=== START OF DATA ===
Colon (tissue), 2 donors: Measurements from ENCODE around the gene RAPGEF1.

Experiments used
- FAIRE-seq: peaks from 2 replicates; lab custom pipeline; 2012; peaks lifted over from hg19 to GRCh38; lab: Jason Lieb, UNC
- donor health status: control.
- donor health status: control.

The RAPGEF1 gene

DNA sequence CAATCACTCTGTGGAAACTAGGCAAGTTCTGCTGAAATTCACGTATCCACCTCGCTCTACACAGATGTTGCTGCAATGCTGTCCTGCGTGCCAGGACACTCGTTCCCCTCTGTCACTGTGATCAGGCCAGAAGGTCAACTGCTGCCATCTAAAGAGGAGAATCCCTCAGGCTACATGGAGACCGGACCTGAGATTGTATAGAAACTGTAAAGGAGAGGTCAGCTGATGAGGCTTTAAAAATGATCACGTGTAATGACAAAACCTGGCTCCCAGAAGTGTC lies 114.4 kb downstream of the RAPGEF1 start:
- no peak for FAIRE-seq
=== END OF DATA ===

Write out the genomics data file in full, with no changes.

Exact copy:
Colon (tissue), 2 donors: Measurements from ENCODE around the gene RAPGEF1.

Experiments used
- FAIRE-seq: peaks from 2 replicates; lab custom pipeline; 2012; peaks lifted over from hg19 to GRCh38; lab: Jason Lieb, UNC
- donor health status: control.
- donor health status: control.

The RAPGEF1 gene

DNA sequence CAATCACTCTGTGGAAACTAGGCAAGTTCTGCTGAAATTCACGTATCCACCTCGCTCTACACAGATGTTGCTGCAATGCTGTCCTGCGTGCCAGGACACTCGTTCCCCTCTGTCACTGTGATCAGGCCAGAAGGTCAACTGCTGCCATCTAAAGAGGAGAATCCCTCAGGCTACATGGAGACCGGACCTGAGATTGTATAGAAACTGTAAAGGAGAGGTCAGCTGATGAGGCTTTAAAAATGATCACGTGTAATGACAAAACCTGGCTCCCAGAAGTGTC lies 114.4 kb downstream of the RAPGEF1 start:
- no peak for FAIRE-seq